¡Buen Camino!

Dear Friends,
It has taken three tries and nine years, but as of July 2012, I have finally walked the entire Way of Compostela from my former home in Leuven/Louvain, Belgium, to Santiago de Composela!
My first pilgrimage experience from the French frontier with Spain to Santiago itself took place in 2003. You can read the details of this first walk along the famous Camino across Spain in my book, To The Field of Stars: A Pilgrim's Journey to Santiago de Compostela, Wm. B. Eerdmans Publishing Co. (2008). (You can order it from the publisher, from Amazon.com, or from your local bookseller).
In the summer and early fall of 2007, I walked from Belgium most of the way across France, with the hope of at least making it to Saint-Jean-Pied-de-Port near the Spanish border, where I began the first pilgrimage. I didn't quite make it. A bad case of plantar fasciitis took me down in the Bordeaux village of Sainte-Ferme. I continued on to Santiago by train and bus, but the "defeat of my feet" and those last 175 miles or so that were left undone, gnawed at me over the ensuing five years. Happily, I was finally able to wrap up this grand pilgrimage with a third walk from Sainte-Ferme to Saint-Jean-Pied-de-Port this past summer (2012). It was a joy to have completed all 2,370 kilometers between Leuven and Santiago.
My adventures and misadventures, my thoughts and prayers of both the 2007 and 2012 pilgrimages have been shared in this blog. I will leave the blog and its archives open for some time to come; if you want to read bits and pieces of it, feel free, but remember that the beginning is at the bottom and the end is at the top.
My contact e-mail remains the same: kacodd@gmail.com; I am always happy to receive mail!
As the pilgrims in Spain greet one another, so I greet you, my reader: "Buen Camino!"
And as the people of France greet their pilgrims along the "Chemin", I also wish to you: "Courage!"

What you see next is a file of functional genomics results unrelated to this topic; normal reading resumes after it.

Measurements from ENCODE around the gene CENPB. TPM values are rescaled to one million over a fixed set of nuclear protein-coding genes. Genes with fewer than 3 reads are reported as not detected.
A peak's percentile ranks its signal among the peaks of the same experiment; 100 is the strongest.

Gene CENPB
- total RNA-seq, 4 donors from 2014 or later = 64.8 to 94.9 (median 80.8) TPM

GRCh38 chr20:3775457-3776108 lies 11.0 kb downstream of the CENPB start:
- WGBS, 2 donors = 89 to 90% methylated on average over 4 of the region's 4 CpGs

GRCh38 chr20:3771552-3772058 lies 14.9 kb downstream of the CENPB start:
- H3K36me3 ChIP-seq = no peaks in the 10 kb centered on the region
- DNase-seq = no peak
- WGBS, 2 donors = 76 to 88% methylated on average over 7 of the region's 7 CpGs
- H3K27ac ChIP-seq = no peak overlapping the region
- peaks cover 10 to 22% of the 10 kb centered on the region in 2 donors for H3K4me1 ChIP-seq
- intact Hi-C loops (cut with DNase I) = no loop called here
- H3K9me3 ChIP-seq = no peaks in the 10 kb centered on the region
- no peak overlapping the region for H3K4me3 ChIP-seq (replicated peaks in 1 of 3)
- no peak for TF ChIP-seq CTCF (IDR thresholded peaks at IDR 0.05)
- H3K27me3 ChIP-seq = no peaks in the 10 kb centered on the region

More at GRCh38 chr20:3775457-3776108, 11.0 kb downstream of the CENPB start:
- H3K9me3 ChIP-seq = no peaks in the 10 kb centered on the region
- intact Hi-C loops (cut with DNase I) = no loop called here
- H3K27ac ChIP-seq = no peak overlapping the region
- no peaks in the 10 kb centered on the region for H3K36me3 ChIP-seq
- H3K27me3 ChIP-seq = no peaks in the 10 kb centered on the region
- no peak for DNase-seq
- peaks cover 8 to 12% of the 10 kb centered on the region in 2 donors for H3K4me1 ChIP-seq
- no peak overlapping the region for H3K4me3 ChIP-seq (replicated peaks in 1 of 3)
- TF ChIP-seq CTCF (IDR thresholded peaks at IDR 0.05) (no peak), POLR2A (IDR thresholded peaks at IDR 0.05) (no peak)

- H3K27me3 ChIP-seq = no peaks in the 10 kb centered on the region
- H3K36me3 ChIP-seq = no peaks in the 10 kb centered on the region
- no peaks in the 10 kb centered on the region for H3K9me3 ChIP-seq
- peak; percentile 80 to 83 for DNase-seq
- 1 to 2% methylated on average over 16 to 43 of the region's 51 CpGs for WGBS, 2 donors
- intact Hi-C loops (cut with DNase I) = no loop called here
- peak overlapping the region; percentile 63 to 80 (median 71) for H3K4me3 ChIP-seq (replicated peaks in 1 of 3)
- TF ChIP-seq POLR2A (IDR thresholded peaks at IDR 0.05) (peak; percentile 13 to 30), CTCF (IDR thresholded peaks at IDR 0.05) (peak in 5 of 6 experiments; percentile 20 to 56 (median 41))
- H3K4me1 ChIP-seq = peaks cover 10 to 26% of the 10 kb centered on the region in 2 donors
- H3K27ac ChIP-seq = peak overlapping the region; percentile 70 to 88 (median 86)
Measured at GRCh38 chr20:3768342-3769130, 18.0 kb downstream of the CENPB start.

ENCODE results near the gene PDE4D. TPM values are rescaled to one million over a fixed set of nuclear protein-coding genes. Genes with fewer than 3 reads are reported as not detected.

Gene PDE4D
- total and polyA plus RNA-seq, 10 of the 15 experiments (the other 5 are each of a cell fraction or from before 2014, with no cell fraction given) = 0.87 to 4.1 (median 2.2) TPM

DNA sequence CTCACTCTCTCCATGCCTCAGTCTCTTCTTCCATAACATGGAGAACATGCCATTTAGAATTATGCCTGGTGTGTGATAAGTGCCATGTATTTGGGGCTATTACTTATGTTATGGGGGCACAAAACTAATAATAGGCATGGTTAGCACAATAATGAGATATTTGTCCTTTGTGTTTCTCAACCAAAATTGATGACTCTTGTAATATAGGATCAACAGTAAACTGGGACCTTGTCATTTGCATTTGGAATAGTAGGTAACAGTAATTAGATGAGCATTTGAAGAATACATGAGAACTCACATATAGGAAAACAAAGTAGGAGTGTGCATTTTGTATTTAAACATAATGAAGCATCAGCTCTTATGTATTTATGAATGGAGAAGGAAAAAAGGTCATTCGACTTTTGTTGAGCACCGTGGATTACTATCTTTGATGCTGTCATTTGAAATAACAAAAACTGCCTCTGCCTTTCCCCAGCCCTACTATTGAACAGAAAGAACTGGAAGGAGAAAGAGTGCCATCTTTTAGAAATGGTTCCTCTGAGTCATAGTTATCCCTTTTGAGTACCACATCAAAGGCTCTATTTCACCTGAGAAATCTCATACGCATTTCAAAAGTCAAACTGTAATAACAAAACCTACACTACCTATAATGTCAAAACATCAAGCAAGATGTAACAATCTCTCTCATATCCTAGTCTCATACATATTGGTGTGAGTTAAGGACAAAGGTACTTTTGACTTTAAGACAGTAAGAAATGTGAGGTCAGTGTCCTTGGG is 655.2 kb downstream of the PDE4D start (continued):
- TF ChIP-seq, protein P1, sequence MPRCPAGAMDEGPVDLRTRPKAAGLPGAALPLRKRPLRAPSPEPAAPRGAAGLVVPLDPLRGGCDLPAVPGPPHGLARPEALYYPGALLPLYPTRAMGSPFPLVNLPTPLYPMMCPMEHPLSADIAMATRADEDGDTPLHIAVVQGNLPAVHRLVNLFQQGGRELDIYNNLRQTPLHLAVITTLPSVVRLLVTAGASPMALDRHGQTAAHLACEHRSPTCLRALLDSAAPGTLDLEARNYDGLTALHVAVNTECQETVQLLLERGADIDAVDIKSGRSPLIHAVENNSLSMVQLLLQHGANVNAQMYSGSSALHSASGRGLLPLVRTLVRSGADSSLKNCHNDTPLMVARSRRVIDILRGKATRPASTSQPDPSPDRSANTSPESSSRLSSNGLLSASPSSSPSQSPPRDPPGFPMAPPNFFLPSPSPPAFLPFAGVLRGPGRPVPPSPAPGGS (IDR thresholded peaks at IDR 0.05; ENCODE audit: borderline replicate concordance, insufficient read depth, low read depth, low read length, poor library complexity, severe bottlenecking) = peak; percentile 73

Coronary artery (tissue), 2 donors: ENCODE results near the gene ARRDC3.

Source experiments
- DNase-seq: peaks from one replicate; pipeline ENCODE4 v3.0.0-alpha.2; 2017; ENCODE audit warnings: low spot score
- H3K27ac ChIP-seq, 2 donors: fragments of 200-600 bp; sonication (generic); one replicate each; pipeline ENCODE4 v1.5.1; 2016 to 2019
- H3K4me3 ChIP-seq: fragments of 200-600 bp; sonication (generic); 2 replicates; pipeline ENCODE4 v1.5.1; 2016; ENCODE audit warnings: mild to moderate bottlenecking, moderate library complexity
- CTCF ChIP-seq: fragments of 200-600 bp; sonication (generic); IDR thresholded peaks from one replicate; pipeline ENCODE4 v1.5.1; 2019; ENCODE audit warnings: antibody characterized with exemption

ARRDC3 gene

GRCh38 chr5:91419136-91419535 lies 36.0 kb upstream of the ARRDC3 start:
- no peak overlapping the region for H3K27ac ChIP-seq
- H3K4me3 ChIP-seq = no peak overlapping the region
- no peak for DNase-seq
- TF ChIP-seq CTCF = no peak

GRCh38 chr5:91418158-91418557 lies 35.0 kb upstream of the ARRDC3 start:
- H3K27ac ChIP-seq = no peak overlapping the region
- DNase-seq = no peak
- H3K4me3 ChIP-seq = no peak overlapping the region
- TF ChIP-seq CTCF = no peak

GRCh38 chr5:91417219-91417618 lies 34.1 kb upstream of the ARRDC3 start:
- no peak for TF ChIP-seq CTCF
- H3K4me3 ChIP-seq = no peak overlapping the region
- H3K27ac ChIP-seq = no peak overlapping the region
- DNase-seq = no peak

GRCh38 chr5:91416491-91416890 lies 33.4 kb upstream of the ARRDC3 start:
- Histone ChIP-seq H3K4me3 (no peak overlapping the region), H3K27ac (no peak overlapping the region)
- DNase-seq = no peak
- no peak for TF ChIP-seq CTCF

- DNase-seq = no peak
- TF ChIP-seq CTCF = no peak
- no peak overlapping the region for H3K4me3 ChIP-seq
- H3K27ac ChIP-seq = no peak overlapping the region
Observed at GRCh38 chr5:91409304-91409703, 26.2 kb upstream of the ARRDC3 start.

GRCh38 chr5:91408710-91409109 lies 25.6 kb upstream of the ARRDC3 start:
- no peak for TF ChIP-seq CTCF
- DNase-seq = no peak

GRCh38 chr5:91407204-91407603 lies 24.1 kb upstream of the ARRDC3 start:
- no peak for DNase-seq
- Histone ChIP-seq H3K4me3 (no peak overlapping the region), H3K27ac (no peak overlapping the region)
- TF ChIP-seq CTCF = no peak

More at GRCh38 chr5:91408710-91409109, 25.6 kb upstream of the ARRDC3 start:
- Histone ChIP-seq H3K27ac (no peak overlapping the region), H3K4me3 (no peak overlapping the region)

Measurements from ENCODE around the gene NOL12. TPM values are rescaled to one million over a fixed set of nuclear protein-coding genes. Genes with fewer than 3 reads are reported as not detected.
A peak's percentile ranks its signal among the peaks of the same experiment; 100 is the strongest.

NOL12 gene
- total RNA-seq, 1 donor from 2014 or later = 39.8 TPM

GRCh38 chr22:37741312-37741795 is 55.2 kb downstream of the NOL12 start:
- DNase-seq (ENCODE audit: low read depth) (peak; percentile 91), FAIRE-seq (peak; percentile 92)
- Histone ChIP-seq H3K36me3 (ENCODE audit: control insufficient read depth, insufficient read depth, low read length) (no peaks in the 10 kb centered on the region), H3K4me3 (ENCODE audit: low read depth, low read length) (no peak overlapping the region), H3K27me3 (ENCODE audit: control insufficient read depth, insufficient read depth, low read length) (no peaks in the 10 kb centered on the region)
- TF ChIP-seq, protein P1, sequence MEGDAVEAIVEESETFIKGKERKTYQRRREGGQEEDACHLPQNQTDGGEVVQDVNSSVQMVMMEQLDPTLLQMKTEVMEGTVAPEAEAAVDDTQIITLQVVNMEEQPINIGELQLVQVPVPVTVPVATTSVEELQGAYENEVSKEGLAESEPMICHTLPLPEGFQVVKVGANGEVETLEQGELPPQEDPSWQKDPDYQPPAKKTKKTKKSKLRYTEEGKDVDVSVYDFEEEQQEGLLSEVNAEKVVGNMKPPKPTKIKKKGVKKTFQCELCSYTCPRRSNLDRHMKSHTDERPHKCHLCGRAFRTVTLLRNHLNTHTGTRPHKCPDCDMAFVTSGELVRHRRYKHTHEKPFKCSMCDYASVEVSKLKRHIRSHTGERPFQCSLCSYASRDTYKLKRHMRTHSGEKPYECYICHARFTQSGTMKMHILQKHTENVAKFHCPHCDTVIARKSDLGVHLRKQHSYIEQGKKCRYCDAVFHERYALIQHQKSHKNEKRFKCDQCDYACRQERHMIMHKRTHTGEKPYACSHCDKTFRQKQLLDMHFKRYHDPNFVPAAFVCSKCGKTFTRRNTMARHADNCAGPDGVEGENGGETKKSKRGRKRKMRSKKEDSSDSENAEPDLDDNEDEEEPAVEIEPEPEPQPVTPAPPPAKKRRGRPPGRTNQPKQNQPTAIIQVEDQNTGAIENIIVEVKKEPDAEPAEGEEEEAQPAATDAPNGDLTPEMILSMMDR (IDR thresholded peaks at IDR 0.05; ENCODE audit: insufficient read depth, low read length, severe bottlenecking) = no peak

Grace and peace to you all!

Monday, September 17, 2007


Morning dawned with a great fog spread over the countryside. The damp coolness felt like a mid-September morning should with fall coming on. As I walked through the morning the fog burned off, and once again the feel of summer returned as the sun rose ever higher in the sky.
By 10.45 I had arrived in the village of Lurcy-Levis just as the church bells were announcing the 11.00 Mass. The priest was a very old fellow who had troubles moving about, but he moved about anyway; it was a simple but lovely liturgy, made especially so by the man who confidently led us in the hymns and acclamations. I am always surprised how well the French sing in church; the people in France’s pews really do their part. After Mass the pastor and congregation were very attentive to me, wishing me well and asking all the usual questions: Where are you from? How many kms. a day? Where will you end today? Where did you begin? Etc. I felt rather adopted by them all and felt a little sad to move on down the road, though I now know all relationships and encounters on the Way are necessarily fleeting. I also know that that doesn’t mean they are superficial; on the contrary, today’s promises to pray for me and requests that I pray in Compostelle for them when I get there were accompanied by smiles and handshakes that bespoke plenty of sincerity and even fondness among us. I felt like they were my people, and I think they felt like I was their pilgrim.
I didn’t get out of Lurcy till 12.30, so the remaining 12 kms to Valigny were very warm, even hot, and seemed very long. I’m back in a small hotel/restaurant for the night, the only lodging available within 10 kms.